2. Is the defendant’s trademark registration is valid?
3. Whether the defendant’s trademark would confuse the consumers if used for similar products?
The judgment was pronounced on 6th January 2022. The crucial points of judgment are as follows:
The plaintiffs’ mark, ‘Rooh Afza,’ and the defendant’s mark, ‘Dil Afza,’ are both registered. A validly registered trademark grants the registered proprietor the exclusive right to use that trademark, subject to the exception that if two people are registered proprietors of trademarks that are identical or nearly identical, their exclusive right to use any of those trademarks cannot be enforced against each other.
Of course, the arguments have been that the defendant’s mark could not have been validly registered because it is similar to the plaintiffs’ trademark, which was registered in 1942 and for the same goods, namely ‘sharbat,’ and there is a likelihood of public confusion 
To that reason, the plaintiffs’ claim of having created a great reputation and goodwill in respect of their trademark ‘Rooh Afza’ cannot be dismissed even on a prima facie basis.
There is a lot of difference between the words ‘Rooh Afza and ‘Dil afza’ and also there is no identical mark.
The resemblance is desired because both ‘Dil’ and ‘Rooh’ evoke strong emotions, and both share the term ‘Afza.’ The criterion to be used in assessing confusion emerging in the mind is that of a consumer with imperfect recall or recollection and ordinary sensibility, as the courts have consistently found.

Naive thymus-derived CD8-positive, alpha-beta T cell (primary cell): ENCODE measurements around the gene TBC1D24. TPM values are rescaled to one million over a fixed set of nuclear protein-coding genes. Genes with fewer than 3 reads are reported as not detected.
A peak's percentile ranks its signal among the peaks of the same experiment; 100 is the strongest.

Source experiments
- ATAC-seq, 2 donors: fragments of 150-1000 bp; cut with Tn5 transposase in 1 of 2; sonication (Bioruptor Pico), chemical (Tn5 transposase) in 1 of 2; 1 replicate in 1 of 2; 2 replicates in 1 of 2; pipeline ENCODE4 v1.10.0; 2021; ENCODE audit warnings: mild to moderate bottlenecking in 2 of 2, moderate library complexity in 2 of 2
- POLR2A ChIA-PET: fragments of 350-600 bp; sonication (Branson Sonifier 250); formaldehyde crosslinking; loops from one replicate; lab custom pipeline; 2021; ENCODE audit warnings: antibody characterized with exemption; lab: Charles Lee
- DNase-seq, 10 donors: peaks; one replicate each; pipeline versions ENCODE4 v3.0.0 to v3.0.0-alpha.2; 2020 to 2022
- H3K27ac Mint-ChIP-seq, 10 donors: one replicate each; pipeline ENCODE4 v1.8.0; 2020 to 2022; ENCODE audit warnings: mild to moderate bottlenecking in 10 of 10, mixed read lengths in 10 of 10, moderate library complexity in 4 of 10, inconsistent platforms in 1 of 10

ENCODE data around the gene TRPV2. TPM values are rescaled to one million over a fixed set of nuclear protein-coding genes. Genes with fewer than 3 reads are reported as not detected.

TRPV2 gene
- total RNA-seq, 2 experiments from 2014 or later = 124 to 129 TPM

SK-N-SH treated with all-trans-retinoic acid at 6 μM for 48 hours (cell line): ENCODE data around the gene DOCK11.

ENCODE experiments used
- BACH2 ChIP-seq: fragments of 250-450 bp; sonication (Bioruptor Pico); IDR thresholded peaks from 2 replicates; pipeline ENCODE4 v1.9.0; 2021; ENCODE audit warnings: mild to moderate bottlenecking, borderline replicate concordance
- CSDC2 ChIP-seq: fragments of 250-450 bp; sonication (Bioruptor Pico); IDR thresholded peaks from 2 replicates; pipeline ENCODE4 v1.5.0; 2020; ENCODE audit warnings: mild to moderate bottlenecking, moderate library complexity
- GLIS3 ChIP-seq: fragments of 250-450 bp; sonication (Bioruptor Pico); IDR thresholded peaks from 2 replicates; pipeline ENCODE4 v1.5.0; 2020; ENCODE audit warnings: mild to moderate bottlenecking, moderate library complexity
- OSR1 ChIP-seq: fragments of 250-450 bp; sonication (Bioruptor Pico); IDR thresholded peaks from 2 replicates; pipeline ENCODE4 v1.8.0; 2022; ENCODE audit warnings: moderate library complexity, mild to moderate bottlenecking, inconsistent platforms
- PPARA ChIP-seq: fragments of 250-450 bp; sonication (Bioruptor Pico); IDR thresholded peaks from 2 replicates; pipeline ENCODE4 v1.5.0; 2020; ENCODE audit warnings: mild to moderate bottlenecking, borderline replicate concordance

Even if the buyers were connoisseurs, it would be a stretch to imagine that the usage of the words ‘Rooh’ and ‘Dil’ would generate misunderstanding due to their profound emotional connotations. Purchasing a bottle of sharbat may elicit feelings, but not to the depths that the plaintiffs had hoped for. Those who appreciate this profound feeling, in any event, will be able to tell the difference between ‘Rooh’ and ‘Dil.’ We are concerned, however, with the average customer, for whom the terms ‘Dil’ and ‘Rooh’ do not mean the same thing in everyday usage. The meanings of the two terms cannot cause any mistake.
Also, to add the plaintiffs make no mention of applying for and receiving registration for the exclusive use of the term ‘Afza.’ As a result, the plaintiffs may claim exclusivity only for the full term ‘Rooh Afza,’ not for each of the two components that make up the trademark.
However, the application is rejected with a directive to the defendant to keep a truthful account of ‘Dil Afza’ sales.
As a result, it is evident that the plaintiffs may only claim exclusivity over the full term ‘Rooh Afza,’ not the two words that makes up the trademark. In other words, the Hamdard foundation registered the trademark “ROOH AFZA” as a whole, not only “AFZA.” Despite the fact that DIL AFZA entered the market in 1976, there appears to have been harmonious coexistence with no misunderstanding in the minds of customers for such a long period in the more sensitive market of medicine. As a result, Dil Afza received a favorable verdict strengthening the conception around the combination of words used for trademark protection.